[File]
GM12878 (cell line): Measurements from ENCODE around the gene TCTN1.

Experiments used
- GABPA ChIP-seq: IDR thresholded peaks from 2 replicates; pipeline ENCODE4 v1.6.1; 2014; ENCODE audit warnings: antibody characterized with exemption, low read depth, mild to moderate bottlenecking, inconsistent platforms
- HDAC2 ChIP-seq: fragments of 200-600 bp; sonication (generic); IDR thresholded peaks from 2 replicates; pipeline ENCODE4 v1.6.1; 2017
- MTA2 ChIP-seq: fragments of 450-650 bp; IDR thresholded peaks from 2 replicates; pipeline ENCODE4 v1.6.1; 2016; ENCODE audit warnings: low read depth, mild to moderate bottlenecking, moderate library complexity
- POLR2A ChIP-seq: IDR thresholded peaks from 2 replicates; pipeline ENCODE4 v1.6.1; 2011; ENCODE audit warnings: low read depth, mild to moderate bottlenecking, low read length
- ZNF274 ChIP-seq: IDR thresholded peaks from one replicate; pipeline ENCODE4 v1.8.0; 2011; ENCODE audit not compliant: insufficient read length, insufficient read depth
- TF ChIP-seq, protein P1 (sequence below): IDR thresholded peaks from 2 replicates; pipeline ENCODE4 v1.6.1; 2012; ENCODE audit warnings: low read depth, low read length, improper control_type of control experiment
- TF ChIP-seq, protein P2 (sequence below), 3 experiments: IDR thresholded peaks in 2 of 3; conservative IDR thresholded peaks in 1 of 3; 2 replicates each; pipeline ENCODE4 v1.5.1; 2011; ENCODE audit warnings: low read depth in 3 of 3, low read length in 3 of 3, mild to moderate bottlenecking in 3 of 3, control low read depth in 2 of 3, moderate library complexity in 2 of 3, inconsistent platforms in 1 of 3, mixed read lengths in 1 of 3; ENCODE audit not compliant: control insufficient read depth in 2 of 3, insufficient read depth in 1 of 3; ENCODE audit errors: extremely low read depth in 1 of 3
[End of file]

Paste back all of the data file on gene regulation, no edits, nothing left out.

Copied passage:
GM12878 (cell line): Measurements from ENCODE around the gene TCTN1.

Experiments used
- GABPA ChIP-seq: IDR thresholded peaks from 2 replicates; pipeline ENCODE4 v1.6.1; 2014; ENCODE audit warnings: antibody characterized with exemption, low read depth, mild to moderate bottlenecking, inconsistent platforms
- HDAC2 ChIP-seq: fragments of 200-600 bp; sonication (generic); IDR thresholded peaks from 2 replicates; pipeline ENCODE4 v1.6.1; 2017
- MTA2 ChIP-seq: fragments of 450-650 bp; IDR thresholded peaks from 2 replicates; pipeline ENCODE4 v1.6.1; 2016; ENCODE audit warnings: low read depth, mild to moderate bottlenecking, moderate library complexity
- POLR2A ChIP-seq: IDR thresholded peaks from 2 replicates; pipeline ENCODE4 v1.6.1; 2011; ENCODE audit warnings: low read depth, mild to moderate bottlenecking, low read length
- ZNF274 ChIP-seq: IDR thresholded peaks from one replicate; pipeline ENCODE4 v1.8.0; 2011; ENCODE audit not compliant: insufficient read length, insufficient read depth
- TF ChIP-seq, protein P1 (sequence below): IDR thresholded peaks from 2 replicates; pipeline ENCODE4 v1.6.1; 2012; ENCODE audit warnings: low read depth, low read length, improper control_type of control experiment
- TF ChIP-seq, protein P2 (sequence below), 3 experiments: IDR thresholded peaks in 2 of 3; conservative IDR thresholded peaks in 1 of 3; 2 replicates each; pipeline ENCODE4 v1.5.1; 2011; ENCODE audit warnings: low read depth in 3 of 3, low read length in 3 of 3, mild to moderate bottlenecking in 3 of 3, control low read depth in 2 of 3, moderate library complexity in 2 of 3, inconsistent platforms in 1 of 3, mixed read lengths in 1 of 3; ENCODE audit not compliant: control insufficient read depth in 2 of 3, insufficient read depth in 1 of 3; ENCODE audit errors: extremely low read depth in 1 of 3